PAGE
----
Now, however, one of the chief architects of the HB 2 disaster, state House Speaker Tim Moore, is back with a new and very different – but equally absurd – kind of bathroom bill, or to be more precise, bathroom rule. [Read more…]

2. In newly created job, Richard Trumper will try to get ailing ReBuild NC disaster recovery program back on track

Richard Trumper, director of disaster recovery at the Office of State Budget and Management, will move to the NC Department of Public Safety as the senior advisor for disaster recovery, DPS announced today.

He was appointed to the newly created position by DPS Secretary Eddie Buffaloe, Jr.

His first day will be Feb. 1.

“In this new role, Trumper will support initiatives to build long-term and stable recovery for North Carolinians following natural disasters. As part of an expanded, comprehensive approach to recovery, Trumper will work with department leaders, the N.C. Office of Recovery and Resiliency” — also known as ReBuild NC — “N.C. Emergency Management and other partners to get disaster survivors back in their homes faster,” DPS wrote in a prepared statement.[Read more…]Bonus read: Shake up at ReBuild NC: Richard Trumper, who successfully managed state disaster relief, headed to beleaguered agency

3. Durham City Council rejects huge housing development proposal in Falls Lake watershed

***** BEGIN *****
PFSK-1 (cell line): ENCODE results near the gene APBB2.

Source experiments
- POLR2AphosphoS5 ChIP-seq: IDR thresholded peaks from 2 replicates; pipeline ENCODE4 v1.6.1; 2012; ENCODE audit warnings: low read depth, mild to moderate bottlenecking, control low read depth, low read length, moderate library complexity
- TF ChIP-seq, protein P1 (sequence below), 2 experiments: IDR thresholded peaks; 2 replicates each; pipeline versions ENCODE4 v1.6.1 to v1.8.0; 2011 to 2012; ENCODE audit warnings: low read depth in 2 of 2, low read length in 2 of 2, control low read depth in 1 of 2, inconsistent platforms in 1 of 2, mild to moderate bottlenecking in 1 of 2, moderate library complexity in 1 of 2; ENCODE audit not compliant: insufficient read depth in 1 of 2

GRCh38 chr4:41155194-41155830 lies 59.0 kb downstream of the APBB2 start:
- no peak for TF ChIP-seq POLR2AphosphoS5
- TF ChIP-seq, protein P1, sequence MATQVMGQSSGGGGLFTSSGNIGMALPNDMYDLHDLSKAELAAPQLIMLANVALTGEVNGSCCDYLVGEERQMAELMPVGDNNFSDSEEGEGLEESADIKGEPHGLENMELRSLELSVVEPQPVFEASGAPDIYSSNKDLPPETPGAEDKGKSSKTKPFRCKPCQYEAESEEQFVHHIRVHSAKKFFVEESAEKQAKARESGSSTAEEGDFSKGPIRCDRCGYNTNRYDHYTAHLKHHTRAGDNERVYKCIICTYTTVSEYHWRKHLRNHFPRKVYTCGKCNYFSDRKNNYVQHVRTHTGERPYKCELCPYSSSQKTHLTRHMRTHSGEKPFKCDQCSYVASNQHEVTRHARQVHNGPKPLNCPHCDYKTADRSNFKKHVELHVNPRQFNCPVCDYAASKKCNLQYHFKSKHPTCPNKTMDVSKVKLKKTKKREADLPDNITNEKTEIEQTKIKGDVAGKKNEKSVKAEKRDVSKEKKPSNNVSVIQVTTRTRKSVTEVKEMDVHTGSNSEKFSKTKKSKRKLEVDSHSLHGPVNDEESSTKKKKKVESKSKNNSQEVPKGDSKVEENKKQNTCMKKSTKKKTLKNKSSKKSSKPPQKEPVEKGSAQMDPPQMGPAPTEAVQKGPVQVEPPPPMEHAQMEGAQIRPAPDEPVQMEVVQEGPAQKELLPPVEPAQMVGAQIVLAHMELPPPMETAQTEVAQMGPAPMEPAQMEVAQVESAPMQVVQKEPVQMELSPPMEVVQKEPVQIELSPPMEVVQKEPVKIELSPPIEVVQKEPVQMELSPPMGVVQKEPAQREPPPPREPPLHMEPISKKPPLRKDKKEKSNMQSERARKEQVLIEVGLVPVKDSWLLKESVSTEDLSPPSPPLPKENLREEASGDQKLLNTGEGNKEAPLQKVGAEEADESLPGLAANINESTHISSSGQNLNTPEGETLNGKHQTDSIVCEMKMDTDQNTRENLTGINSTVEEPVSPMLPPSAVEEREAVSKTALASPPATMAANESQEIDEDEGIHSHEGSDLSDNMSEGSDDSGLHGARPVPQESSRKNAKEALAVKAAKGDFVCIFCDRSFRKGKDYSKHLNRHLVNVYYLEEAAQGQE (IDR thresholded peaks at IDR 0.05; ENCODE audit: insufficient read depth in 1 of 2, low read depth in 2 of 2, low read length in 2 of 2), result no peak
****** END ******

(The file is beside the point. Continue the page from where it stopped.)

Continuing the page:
Competing concerns over Triangle’s housing shortage and fragile environment fuel 4-2 vote.

The contentious Kemp Road project – 655 single-family houses and townhomes on 280 acres in the environmentally fragile Falls Lake watershed – is dead, at least temporarily.

But before sticking a fork in the proposal, Durham City Council members dug into several underlying issues vexing residents of one of the fastest-growing areas in the country: housing, gentrification and race.

Ultimately, the council voted down the rezoning that opponents said would have contributed to pollution in Lick Creek. The creek, seven miles of which is on the federally impaired list, flows into Falls Lake. In turn, the lake feeds the Neuse River, which travels to the Pamlico Sound and empties into the Atlantic Ocean. [Read more…]

4. UNC Board of Governors courts more controversy with new proposed rule on hiring and enrollment

Proponents say their objective is to protect freedom of speech and thought, but critics see other motives and many potential landmines

Discussions about political debates, beliefs, affiliations, ideals or principles could be banned in employment and enrollment processes at UNC System schools, if the UNC Board of Governors approves a proposed rule change.